With the help of dog trainers, they adopted a puppy and began working with her to become Frank’s service dog.

 

Frank’s position as the Army Wounded Warrior advocate at the Wade Park Veterans Administration campus in Cleveland led doctors and other veterans to ask about his service dog. The couple worked with other veterans to help train their dogs, and the organization grew from that need.

 

The DeLorenzos co-founded Wags 4 Warriors in 2011 to help veterans who have been affected by their combat experiences that challenge them every day. Service dogs help with anxiety or focus issues, giving the veteran a reminder of where he or she is and that all is calm.

 

The group is a nonprofit agency that accepts tax-deductible donations to help with the adoption, veterinary care, training and equipment expenses.

 

“We didn’t want to see families struggle the way we did,” Jen says. “We wanted to make sure that if there was something we could do to help a veteran, we would. We quickly realized there was a huge need here in Ohio. We wanted to help veterans without causing them any financial burden or strain.”

 

Wags is the only organization in Ohio that does this free of charge for veterans.

 

As of 2017, the program has helped rescue more than 350 dogs and warriors.

 

“Ninety percent of these canines are rescues from shelters,” Frank says. “We have had approximately 50 or more Vietnam veterans and another 50 or more ages 50-plus in the program.”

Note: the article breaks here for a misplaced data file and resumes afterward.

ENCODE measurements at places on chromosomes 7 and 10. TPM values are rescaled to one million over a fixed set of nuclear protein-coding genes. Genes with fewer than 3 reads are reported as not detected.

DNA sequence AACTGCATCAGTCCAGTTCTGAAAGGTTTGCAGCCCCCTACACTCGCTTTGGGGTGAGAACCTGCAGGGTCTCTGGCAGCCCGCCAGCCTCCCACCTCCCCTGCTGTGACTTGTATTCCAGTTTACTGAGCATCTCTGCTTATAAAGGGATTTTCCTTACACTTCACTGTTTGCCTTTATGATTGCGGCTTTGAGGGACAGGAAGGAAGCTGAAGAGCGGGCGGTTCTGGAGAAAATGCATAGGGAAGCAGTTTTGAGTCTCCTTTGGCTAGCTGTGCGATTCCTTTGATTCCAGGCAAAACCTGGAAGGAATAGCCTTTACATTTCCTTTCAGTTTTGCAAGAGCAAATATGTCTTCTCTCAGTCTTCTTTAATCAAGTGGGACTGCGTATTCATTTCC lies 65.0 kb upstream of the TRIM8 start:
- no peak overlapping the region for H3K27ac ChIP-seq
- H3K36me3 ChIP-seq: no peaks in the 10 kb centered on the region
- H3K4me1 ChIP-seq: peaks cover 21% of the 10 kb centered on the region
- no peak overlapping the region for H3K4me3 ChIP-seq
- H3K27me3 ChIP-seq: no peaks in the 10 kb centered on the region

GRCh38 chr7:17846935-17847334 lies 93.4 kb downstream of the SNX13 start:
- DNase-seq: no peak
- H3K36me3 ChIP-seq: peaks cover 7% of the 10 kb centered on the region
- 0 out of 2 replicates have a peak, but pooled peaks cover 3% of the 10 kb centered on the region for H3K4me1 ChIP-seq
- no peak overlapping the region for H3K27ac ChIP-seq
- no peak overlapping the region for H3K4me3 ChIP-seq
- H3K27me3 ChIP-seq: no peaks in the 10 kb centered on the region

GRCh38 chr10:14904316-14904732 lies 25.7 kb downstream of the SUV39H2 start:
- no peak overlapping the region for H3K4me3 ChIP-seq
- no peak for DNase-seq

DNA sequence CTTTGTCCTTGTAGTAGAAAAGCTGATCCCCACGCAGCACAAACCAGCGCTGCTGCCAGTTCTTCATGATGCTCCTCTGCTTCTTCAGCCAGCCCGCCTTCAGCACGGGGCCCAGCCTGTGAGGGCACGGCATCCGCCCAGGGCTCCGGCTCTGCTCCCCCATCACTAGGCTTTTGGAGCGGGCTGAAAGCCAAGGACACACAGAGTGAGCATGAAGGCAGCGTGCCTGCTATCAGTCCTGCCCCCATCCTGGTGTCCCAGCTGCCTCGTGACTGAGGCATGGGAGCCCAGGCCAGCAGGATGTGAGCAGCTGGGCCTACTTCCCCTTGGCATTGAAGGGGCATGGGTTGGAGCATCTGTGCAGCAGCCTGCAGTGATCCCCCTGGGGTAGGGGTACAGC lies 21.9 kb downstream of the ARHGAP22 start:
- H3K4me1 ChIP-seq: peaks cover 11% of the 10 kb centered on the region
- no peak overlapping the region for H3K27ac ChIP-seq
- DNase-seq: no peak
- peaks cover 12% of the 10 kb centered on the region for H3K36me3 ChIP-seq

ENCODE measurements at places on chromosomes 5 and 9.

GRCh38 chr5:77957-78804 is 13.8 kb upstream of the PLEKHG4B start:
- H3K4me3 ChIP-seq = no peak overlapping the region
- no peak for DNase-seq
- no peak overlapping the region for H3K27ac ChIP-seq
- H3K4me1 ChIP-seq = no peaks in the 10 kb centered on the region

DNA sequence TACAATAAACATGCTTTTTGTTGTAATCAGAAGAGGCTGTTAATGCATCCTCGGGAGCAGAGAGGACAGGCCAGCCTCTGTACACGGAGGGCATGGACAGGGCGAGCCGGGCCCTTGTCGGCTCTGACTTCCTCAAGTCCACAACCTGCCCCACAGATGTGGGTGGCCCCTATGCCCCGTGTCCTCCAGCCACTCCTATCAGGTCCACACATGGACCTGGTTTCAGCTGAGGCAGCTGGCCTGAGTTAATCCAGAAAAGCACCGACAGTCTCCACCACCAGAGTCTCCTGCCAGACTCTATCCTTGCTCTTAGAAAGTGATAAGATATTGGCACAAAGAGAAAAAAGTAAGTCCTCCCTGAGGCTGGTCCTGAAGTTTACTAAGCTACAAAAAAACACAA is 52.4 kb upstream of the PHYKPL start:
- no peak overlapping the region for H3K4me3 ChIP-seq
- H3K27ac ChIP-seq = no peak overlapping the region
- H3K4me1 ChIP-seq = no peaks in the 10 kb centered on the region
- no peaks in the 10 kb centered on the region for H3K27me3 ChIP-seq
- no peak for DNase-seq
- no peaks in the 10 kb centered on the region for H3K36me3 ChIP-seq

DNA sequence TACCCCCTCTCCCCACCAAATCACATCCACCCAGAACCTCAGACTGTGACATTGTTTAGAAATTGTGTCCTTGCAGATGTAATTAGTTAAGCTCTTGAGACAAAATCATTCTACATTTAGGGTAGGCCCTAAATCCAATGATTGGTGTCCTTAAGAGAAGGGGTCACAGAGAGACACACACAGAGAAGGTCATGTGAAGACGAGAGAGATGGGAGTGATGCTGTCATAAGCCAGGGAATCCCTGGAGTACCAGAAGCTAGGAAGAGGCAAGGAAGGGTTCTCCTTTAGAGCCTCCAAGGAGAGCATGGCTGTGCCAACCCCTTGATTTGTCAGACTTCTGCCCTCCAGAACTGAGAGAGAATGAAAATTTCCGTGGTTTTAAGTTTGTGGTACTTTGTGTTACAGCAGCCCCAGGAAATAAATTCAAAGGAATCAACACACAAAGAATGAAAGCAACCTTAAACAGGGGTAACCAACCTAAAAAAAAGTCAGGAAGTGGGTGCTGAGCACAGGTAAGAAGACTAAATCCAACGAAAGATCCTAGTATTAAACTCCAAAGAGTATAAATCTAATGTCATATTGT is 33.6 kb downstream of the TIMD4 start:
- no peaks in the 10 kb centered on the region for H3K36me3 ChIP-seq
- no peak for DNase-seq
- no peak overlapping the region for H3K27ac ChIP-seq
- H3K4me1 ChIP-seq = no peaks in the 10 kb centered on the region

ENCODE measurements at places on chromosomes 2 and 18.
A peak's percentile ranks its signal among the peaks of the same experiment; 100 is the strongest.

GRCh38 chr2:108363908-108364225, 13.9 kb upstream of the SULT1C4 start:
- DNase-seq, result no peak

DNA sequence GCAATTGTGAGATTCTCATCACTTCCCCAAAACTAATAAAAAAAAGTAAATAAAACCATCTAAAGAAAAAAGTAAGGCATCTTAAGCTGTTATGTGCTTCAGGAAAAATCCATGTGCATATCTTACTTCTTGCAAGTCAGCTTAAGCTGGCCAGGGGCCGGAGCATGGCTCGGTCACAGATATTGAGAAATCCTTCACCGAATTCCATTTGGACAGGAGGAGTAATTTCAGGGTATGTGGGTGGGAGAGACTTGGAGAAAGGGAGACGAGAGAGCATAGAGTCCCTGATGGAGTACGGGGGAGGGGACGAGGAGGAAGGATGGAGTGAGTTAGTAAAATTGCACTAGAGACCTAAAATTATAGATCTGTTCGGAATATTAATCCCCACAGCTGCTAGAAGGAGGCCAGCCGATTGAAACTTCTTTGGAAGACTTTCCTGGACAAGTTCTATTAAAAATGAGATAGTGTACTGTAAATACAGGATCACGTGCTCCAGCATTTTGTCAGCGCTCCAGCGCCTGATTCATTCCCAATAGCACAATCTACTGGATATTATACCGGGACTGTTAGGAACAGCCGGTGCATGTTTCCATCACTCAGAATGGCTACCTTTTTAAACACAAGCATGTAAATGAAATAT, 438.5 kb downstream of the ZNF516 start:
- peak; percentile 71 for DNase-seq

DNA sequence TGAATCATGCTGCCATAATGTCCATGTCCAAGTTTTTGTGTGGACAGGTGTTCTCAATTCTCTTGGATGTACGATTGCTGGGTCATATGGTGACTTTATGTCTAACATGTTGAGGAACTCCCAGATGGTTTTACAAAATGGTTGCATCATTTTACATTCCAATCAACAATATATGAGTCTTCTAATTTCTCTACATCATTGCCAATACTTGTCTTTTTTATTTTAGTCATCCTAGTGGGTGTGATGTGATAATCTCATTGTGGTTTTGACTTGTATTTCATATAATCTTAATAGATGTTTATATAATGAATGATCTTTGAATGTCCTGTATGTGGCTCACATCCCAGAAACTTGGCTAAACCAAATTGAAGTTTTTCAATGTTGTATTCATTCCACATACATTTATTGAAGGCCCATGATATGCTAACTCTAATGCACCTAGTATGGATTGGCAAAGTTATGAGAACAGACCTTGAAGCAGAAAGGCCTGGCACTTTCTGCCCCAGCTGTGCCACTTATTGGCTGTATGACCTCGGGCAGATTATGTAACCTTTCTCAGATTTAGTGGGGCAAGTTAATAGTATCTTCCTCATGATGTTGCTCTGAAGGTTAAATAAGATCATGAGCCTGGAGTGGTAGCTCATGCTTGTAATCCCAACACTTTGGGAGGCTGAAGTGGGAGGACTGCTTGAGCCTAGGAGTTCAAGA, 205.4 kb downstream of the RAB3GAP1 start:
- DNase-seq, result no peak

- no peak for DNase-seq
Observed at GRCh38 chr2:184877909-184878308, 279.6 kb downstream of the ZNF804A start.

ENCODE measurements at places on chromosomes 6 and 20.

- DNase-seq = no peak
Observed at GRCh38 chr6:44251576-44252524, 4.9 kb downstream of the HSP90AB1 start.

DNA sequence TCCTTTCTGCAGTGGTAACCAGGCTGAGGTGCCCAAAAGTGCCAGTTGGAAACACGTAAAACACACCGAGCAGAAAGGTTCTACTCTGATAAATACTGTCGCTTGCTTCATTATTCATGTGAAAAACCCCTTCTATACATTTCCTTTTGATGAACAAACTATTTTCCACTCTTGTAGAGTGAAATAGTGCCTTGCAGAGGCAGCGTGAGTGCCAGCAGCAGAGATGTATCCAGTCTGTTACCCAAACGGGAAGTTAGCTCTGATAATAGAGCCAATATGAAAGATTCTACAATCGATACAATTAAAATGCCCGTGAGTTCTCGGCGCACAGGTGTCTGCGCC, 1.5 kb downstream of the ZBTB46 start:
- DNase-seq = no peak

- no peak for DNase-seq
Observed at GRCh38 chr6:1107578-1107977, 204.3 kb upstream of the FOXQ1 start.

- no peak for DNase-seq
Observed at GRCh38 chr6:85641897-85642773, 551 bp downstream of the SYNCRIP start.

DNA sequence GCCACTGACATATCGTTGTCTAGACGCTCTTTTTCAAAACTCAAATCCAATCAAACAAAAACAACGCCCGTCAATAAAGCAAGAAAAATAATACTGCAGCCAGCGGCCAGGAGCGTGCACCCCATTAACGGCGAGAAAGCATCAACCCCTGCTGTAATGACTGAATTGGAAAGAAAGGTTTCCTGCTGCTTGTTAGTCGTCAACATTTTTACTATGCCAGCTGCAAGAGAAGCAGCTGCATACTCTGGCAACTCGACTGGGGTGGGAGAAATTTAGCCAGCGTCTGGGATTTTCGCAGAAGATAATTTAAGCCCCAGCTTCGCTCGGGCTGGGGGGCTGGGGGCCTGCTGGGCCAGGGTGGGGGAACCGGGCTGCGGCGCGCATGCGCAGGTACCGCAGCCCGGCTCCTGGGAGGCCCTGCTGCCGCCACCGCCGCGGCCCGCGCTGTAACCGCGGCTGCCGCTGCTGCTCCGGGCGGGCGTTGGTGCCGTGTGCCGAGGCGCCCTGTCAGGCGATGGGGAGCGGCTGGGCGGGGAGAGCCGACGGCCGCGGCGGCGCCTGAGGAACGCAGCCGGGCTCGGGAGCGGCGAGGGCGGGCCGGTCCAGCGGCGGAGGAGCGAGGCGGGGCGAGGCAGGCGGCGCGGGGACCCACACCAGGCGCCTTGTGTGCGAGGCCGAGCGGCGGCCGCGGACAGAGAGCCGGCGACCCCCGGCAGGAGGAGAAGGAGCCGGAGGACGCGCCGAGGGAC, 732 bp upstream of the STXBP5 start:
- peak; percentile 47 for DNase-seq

Recently the program moved into a new training facility in Broadview Heights.

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A Class Act – Grandparents Bring Experience, Fun to Local Classrooms

A Class Act – Grandparents Bring Experience, Fun to Local Classrooms

There is a special joy that grandchildren bring to the family. In the 21st century, grandparents are finding themselves more involved with their school-aged grandchildren than any other generation as they take on roles as guests, volunteers, teacher aides and storytellers at local schools.

Dr. Carol Rosiak, principal of Goldwood Primary School in Rocky River, sees grandparents as a welcome addition to the classroom.

“We are very fortunate in our school to have strong parental involvement,” she says. “When grandparents also get involved in education, the children see how the whole family unit supports education. Grandparents who come into our school either to volunteer or to be part of special events show a genuine love and excitement for education and are so supportive of the teachers and staff.

“They share their appreciation for the educators and are very kind when they are in the building. This is witnessed by all and again positively impacts our school community,” Rosiak says.

GETTING INVOLVED — GRANDPARENT STYLE

To accommodate a variety of family situations, Goldwood Primary celebrates “Special Persons’ Day” because some children do not have grandparents.

“On this special day, the special person comes to school, the children sing songs and show their guests how technology in the classroom enhances educational opportunities with Smart Boards, iPads, specific software programming and other tools,” Rosiak explains. “Some do a craft with their special person or go to the book fair hosted by the PTA so their grandparents are able to take them to shop.”

Bob Whitaker, principal at Fort Island Primary School in Copley, sees many opportunities for grandparents to become active in their grandchildren’s schools.

“Our PTA sponsors two Grandparents Day breakfasts with over 250 participants each day,” he says. “We also have had a ‘Silver Readers’ program in collaboration with the local Copley seniors group.